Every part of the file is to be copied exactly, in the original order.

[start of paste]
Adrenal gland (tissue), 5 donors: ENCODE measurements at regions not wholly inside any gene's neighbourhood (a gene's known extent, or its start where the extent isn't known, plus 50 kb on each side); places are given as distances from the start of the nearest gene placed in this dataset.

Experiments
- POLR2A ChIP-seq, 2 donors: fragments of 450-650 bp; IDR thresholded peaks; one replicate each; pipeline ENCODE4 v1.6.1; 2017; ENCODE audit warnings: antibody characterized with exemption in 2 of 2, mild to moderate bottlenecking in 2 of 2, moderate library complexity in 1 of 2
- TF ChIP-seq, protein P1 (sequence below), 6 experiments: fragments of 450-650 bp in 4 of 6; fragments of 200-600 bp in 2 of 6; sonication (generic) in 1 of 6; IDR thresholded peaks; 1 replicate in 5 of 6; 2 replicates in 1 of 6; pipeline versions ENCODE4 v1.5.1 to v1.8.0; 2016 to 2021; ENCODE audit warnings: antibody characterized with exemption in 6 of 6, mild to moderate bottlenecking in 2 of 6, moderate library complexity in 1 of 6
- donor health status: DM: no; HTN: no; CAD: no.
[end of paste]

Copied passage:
Adrenal gland (tissue), 5 donors: ENCODE measurements at regions not wholly inside any gene's neighbourhood (a gene's known extent, or its start where the extent isn't known, plus 50 kb on each side); places are given as distances from the start of the nearest gene placed in this dataset.

Experiments
- POLR2A ChIP-seq, 2 donors: fragments of 450-650 bp; IDR thresholded peaks; one replicate each; pipeline ENCODE4 v1.6.1; 2017; ENCODE audit warnings: antibody characterized with exemption in 2 of 2, mild to moderate bottlenecking in 2 of 2, moderate library complexity in 1 of 2
- TF ChIP-seq, protein P1 (sequence below), 6 experiments: fragments of 450-650 bp in 4 of 6; fragments of 200-600 bp in 2 of 6; sonication (generic) in 1 of 6; IDR thresholded peaks; 1 replicate in 5 of 6; 2 replicates in 1 of 6; pipeline versions ENCODE4 v1.5.1 to v1.8.0; 2016 to 2021; ENCODE audit warnings: antibody characterized with exemption in 6 of 6, mild to moderate bottlenecking in 2 of 6, moderate library complexity in 1 of 6
- donor health status: DM: no; HTN: no; CAD: no.